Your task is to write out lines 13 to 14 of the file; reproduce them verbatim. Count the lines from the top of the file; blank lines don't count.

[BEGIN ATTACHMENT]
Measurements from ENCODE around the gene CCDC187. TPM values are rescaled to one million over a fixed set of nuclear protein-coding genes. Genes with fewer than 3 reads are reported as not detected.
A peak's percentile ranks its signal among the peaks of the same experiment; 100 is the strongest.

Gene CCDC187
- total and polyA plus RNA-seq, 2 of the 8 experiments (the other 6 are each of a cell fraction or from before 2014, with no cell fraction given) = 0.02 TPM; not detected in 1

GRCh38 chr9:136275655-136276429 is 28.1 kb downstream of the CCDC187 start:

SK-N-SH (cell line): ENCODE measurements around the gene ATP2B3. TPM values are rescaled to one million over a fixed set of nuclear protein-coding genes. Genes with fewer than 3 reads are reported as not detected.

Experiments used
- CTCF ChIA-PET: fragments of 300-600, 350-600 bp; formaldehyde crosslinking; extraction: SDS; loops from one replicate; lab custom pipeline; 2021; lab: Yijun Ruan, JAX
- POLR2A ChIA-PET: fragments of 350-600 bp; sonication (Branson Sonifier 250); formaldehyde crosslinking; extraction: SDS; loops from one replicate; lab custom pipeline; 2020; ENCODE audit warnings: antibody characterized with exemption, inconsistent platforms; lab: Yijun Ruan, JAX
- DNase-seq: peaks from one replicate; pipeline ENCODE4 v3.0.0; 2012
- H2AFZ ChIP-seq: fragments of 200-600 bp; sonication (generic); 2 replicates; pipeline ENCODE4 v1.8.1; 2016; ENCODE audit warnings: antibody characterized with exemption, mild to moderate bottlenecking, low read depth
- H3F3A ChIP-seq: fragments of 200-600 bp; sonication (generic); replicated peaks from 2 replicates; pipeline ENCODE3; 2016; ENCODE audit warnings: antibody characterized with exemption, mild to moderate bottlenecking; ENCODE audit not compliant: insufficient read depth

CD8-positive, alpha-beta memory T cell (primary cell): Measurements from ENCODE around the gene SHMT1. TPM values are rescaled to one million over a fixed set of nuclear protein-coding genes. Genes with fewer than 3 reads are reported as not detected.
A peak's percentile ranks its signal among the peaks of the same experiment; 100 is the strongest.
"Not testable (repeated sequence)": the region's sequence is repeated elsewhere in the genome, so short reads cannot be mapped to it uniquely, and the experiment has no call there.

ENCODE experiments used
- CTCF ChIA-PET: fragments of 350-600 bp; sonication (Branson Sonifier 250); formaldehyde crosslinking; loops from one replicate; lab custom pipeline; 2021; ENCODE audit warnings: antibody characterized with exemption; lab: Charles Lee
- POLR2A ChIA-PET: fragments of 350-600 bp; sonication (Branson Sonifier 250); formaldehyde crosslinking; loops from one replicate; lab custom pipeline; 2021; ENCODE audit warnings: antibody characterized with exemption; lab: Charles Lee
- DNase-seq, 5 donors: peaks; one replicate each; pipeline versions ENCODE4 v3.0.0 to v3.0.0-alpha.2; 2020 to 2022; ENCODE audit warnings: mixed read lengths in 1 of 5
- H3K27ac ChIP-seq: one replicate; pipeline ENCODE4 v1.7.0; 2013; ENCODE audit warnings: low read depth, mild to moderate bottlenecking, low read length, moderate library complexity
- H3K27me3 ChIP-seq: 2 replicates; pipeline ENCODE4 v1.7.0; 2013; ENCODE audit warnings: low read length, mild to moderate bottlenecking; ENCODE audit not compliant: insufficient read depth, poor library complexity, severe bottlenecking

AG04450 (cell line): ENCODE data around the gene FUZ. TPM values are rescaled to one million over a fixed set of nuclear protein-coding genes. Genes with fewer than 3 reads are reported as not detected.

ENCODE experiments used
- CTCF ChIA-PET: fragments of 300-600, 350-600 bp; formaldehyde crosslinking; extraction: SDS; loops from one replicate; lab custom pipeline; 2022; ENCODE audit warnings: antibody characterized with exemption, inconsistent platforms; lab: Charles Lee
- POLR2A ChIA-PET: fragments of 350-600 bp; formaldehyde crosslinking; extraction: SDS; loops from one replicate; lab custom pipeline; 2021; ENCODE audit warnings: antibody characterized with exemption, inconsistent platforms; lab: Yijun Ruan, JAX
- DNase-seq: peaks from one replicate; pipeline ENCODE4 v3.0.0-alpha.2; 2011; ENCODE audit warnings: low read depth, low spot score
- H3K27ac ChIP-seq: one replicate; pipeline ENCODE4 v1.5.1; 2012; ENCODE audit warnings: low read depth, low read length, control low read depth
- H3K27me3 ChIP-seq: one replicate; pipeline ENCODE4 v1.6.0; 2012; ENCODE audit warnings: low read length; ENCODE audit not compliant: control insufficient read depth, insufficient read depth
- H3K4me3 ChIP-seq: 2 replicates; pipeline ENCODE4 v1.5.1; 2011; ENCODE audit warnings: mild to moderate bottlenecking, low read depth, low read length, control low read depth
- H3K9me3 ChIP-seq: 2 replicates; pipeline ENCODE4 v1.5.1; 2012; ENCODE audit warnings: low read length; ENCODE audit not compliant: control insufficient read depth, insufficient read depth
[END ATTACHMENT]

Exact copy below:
CD8-positive, alpha-beta memory T cell (primary cell): Measurements from ENCODE around the gene SHMT1. TPM values are rescaled to one million over a fixed set of nuclear protein-coding genes. Genes with fewer than 3 reads are reported as not detected.
A peak's percentile ranks its signal among the peaks of the same experiment; 100 is the strongest.